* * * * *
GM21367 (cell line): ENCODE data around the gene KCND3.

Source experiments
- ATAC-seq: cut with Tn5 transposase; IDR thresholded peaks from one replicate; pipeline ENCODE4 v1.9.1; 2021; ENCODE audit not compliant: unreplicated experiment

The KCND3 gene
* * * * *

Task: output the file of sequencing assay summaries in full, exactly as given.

GM21367 (cell line): ENCODE data around the gene KCND3.

Source experiments
- ATAC-seq: cut with Tn5 transposase; IDR thresholded peaks from one replicate; pipeline ENCODE4 v1.9.1; 2021; ENCODE audit not compliant: unreplicated experiment

The KCND3 gene